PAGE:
Public-private partnerships to provide education in low-income countries are common, yet controversial. In Liberia, researchers worked with IPA, the Ministry of Education, and a set of eight private operators to conduct a randomized evaluation that measured the impact of 93 partnership schools—free public schools with management outsourced to private operators. After three years, partnership schools raised test scores by 0.21 standard deviations in math and 0.16 standard deviations in English (equivalent to 4 words per minute additional reading fluency for the cohort that started in first grade). Looking beyond learning gains, the program reduced corporal punishment (by 4.6 percentage points from a base of 51%), but increased dropout (by 3.3 percentage points from a base of 15%) and failed to reduce sexual abuse. Results vary by provider: some produced uniformly positive results, while others present stark trade-offs between learning gains and other outcomes.
Despite progress in primary school access around the world, learning levels remain low. An important question in low- and middle-income countries is whether the private sector can improve learning outcomes when public school systems fail. Public-private partnerships in education are common around the world. However, their role is controversial. Proponents of such partnerships argue that private operators may be able to operate schools more effectively, delivering the same or better results for students at lower cost than resource-limited governments. Opponents argue that monitoring challenges, limited outside options for citizens in remote areas, and a narrow focus on test scores at the expense of other aspects of students’ well-being such as access and child safety may create harm. The rigorous evidence on this question is mixed, with little experimental or quasi-experimental evidence from low- and middle-income countries.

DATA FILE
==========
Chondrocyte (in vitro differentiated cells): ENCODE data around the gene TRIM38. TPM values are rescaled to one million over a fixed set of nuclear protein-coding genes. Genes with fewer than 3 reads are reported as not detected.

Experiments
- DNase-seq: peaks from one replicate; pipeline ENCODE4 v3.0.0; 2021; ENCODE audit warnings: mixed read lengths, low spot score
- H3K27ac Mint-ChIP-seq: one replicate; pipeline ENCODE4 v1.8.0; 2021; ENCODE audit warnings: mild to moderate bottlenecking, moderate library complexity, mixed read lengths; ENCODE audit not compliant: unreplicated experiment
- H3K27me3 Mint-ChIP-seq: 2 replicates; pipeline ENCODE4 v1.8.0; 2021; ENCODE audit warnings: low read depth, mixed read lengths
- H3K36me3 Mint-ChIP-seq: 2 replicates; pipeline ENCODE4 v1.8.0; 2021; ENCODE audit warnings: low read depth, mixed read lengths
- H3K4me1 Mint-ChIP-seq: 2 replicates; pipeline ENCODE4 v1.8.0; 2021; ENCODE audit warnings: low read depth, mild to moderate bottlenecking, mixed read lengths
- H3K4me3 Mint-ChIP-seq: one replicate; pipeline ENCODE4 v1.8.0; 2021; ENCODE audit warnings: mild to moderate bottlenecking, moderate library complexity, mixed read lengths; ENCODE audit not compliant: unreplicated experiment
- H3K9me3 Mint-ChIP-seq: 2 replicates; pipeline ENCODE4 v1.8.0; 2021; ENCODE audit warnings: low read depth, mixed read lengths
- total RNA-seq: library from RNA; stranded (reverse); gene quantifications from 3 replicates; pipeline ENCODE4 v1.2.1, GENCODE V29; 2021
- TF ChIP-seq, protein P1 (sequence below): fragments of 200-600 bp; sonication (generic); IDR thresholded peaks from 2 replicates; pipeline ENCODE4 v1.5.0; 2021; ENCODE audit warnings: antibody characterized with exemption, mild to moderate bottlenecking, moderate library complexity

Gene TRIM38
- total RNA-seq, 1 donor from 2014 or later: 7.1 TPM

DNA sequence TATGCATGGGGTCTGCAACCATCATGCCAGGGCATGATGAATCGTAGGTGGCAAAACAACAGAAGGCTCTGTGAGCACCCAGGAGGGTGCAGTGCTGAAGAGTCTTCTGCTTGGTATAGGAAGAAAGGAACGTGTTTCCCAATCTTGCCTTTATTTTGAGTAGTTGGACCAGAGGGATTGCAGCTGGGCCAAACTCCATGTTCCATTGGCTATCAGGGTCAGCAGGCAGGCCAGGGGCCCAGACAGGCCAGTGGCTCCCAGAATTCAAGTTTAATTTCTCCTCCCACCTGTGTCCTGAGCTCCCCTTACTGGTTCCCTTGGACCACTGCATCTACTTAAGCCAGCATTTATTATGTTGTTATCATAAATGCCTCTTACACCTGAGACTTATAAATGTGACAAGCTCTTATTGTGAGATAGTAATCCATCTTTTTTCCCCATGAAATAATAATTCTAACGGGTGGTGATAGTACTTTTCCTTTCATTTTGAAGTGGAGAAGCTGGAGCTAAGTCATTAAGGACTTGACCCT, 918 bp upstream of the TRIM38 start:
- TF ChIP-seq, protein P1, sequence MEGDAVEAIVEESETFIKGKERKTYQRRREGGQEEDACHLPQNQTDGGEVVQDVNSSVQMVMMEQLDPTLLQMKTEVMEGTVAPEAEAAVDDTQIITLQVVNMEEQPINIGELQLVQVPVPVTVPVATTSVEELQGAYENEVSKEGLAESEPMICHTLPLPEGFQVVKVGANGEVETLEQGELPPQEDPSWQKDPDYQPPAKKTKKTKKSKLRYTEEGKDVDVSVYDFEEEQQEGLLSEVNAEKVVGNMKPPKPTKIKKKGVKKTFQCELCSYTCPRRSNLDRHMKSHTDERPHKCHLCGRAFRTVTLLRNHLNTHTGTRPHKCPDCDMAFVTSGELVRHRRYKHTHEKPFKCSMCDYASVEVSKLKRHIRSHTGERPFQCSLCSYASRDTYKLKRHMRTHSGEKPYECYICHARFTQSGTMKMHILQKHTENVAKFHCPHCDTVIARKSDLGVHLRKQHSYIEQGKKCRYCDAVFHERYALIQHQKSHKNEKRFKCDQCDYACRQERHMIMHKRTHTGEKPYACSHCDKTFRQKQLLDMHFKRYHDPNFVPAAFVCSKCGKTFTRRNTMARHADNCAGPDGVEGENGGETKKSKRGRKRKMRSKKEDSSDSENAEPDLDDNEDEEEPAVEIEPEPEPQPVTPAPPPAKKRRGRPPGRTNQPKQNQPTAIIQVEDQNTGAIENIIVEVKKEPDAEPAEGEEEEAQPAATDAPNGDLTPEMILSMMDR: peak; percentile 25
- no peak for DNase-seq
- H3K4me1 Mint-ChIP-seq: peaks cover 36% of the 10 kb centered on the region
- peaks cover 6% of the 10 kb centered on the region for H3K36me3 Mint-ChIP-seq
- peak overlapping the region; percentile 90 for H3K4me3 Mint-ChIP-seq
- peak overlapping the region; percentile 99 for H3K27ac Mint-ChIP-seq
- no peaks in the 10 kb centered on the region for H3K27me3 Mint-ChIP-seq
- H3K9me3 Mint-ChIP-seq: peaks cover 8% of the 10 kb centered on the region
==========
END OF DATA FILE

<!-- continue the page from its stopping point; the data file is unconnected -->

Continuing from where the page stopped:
In 2016, the Liberian government outsourced the management of 93 randomly selected public schools, comprising 8.6 percent of public school students, to eight different private operators in a program called the Liberian Education Advancement Partnership (LEAP). (The program was later expanded to 101 additional schools.) The government’s primary, stated motivation for the outsourcing program was the low level of learning outcomes in public schools. According to Demographic and Health Survey data, only 25% of adult Liberian women who had completed primary school were literate, one of the lowest rates in the world.
The model is similar to charter schools in the United States or academies in the United Kingdom. However, in contrast to many public-private partnerships in education, the teachers in the Liberian public schools that were outsourced to private providers were to remain civil servants and were still paid directly by the Liberian government. Each school was managed by one of eight private contractors, including three for-profit companies and five charities, which took responsibility for everything from teacher in-service training to fixing leaks in the roof. Providers were paid on a per-pupil basis (with some exceptions) and forbidden from charging fees or screening students based on ability.
Researchers worked with IPA, the Liberian Ministry of Education, and the group of eight private operators to evaluate the impacts of outsourcing management of public schools with a randomized evaluation after one and three years.
A total of 185 schools took part in the evaluation. The sample of schools included was not representative of the country as a whole; rather, schools were required to meet certain minimum infrastructure requirements, and private providers were further allowed to filter the list of potential schools to be included in the evaluation based on proximity to roads and availability of cell service.